I’ve been to a gazillion board meetings. I’ve written a lot about them including a book called Startup Boards: Getting The Most Out of Your Board of Directors and piles of board meetings posts on this blog. I still do a lot of them, but I’ve definitely been on a quest the past few years to (a) figure out what works best and (b) try to organize my world around more effective board meetings based on what I’ve learned.
On Friday, I had a Mattermark board meeting. It was our second one since we invested in Q414. Danielle Morrill wrote a post in February about our first board meeting. It was a long board meeting as I’d reserved from 11am until the end of the day for it, followed by dinner together, but it was very different than the one we just had as we search for our rhythm as a board.
At the first board meeting, Danielle, Kevin, and Andy came to Boulder and spent a few days here together. In addition to the board meeting, they spent a bunch of time with founders in other Boulder-based portfolio companies of ours.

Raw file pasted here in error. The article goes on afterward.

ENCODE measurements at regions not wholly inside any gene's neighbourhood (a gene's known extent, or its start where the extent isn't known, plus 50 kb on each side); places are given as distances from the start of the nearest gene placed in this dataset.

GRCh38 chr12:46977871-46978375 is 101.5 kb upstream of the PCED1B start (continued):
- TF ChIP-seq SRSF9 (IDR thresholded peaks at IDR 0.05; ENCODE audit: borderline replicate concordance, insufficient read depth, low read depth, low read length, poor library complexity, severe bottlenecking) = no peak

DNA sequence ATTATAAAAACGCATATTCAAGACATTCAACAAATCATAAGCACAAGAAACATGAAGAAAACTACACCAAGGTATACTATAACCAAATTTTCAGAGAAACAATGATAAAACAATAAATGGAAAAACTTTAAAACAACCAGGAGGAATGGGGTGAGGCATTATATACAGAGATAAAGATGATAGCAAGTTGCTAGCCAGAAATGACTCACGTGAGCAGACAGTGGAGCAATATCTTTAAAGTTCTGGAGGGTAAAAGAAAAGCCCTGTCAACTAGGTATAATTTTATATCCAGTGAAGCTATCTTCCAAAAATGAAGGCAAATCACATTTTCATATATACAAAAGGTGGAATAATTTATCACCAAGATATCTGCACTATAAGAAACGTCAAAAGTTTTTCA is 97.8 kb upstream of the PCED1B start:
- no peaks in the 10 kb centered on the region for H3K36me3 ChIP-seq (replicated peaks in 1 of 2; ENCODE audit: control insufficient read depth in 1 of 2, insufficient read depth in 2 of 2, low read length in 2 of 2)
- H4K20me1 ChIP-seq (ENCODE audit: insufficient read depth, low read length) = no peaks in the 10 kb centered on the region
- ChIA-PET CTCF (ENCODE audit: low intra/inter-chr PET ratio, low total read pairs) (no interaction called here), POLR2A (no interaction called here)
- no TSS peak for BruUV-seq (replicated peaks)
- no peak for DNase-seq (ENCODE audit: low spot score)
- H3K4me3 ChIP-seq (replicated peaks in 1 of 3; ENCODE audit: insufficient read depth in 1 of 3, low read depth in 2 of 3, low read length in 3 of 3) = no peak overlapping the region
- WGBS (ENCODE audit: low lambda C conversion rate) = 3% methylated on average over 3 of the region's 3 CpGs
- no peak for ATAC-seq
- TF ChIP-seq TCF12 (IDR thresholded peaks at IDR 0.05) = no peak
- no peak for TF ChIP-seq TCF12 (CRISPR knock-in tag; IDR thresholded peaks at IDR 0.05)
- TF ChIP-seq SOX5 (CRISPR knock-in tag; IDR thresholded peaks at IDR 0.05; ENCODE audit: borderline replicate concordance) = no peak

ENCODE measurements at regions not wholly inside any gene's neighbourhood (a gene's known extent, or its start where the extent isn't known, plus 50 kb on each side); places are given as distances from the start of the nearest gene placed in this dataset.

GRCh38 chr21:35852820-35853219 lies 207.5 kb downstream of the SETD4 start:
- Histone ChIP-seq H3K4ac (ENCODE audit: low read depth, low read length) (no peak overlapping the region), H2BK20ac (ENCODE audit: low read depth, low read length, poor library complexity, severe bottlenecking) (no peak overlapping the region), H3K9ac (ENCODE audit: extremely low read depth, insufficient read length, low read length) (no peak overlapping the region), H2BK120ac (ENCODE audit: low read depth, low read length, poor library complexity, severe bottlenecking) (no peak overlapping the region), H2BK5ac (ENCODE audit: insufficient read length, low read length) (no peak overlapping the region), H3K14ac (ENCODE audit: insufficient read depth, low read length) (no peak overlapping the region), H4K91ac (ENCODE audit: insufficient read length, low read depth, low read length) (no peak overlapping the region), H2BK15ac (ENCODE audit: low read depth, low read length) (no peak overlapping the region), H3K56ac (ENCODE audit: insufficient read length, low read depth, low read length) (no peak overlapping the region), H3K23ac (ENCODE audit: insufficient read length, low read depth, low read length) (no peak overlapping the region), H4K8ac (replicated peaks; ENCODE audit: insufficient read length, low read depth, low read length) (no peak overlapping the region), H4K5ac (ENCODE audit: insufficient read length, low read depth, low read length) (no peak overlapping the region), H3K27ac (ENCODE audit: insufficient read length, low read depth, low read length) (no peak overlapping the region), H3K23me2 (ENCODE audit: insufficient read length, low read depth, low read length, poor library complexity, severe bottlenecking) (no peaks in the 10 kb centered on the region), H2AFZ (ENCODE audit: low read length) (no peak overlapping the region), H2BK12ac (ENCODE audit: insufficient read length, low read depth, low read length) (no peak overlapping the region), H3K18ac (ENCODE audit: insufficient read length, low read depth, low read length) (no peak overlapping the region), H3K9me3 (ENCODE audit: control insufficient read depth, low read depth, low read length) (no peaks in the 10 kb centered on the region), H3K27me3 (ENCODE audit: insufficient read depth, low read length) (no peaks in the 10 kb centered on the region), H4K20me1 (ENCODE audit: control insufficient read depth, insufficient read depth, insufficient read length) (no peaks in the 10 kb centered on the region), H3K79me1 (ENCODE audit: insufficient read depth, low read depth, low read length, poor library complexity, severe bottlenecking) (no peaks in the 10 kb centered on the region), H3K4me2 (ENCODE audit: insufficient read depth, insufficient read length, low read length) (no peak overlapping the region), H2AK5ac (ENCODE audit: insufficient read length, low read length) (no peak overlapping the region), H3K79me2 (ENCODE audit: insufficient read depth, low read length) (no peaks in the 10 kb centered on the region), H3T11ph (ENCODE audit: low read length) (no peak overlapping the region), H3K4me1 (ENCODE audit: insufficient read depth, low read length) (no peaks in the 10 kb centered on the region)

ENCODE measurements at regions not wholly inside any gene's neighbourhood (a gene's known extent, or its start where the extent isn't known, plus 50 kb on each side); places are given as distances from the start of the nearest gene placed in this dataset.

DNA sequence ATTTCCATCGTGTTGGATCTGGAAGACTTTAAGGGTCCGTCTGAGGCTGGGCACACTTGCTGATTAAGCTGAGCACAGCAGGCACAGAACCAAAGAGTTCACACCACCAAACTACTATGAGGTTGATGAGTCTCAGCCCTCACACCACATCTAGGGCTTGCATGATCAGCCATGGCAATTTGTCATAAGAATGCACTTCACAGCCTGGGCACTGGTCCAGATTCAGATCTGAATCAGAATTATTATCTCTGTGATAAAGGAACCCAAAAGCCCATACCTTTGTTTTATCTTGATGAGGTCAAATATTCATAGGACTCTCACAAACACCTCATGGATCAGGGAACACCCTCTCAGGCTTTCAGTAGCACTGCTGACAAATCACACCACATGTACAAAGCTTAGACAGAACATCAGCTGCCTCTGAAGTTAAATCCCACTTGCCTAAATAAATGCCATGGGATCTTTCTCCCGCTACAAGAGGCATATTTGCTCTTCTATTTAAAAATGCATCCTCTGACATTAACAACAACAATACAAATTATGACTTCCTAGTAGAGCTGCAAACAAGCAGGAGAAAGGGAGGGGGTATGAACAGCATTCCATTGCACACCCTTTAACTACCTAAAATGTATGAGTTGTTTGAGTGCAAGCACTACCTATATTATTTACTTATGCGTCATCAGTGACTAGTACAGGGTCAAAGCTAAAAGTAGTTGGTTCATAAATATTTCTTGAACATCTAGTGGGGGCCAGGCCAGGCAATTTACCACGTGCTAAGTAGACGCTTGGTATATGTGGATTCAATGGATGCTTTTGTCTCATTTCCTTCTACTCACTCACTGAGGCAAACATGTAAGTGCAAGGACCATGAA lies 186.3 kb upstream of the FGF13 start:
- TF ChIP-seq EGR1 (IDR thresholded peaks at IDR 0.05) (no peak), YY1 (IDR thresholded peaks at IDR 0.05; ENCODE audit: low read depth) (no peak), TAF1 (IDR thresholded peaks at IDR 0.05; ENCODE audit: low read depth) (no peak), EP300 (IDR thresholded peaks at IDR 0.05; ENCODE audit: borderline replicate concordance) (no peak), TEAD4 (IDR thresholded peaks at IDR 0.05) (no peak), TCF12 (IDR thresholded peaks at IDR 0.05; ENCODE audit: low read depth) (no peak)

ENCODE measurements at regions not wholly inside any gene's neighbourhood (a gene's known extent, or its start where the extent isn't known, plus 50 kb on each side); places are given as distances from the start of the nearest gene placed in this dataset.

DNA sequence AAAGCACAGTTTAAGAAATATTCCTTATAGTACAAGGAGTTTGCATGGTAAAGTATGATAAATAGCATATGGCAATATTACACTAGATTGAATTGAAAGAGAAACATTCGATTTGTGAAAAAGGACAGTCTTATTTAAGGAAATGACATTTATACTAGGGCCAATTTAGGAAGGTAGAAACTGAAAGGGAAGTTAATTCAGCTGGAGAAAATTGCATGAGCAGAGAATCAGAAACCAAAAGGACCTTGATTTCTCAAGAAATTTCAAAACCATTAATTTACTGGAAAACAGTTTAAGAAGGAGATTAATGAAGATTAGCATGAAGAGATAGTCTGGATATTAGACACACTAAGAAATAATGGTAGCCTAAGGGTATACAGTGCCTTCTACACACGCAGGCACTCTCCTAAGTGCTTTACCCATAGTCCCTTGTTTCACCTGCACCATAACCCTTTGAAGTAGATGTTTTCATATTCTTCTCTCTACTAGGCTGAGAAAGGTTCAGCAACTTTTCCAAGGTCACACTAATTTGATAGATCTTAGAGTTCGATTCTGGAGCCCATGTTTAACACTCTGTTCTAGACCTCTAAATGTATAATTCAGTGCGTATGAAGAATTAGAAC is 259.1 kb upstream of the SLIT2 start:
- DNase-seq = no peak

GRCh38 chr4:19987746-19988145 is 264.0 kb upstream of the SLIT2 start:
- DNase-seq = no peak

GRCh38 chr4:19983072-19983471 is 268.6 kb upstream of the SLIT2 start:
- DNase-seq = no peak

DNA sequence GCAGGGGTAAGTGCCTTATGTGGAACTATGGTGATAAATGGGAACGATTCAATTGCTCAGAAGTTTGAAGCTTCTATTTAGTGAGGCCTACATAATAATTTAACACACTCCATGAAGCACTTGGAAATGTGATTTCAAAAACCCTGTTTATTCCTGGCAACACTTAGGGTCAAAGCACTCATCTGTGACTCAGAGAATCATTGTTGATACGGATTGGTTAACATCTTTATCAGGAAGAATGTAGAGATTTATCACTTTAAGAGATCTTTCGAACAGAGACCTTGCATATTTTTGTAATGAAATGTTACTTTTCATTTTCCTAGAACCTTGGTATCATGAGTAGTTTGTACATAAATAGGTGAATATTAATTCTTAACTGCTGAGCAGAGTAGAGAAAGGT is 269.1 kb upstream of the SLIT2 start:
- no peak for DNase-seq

This time the Mattermark leadership team, including Sarah, BT, and Beau came to Colorado. They arrived Thursday night and drove up to my house in Keystone (about 90 minutes away). I got up early Friday morning and drove up there, getting there around 10:00am. The Mattermark gang was up, had just finished breakfast, and were doing what lots of startups do when they are hanging out waiting for an investor to show up (queue photo of people sitting around on their laptops.)
We got a little more coffee and then went downstairs into our big, comfy TV room. Last time, we worked directly in a Google Doc. This time, Danielle made a deck summarizing everything we’d been doing back and forth in via the Google Doc over the past week leading up to the board meeting. The deck looked good on our 75″ TV and we fired up Skype on a laptop at the front of the room for Lisa (who couldn’t come) and Megan (our outside counsel.)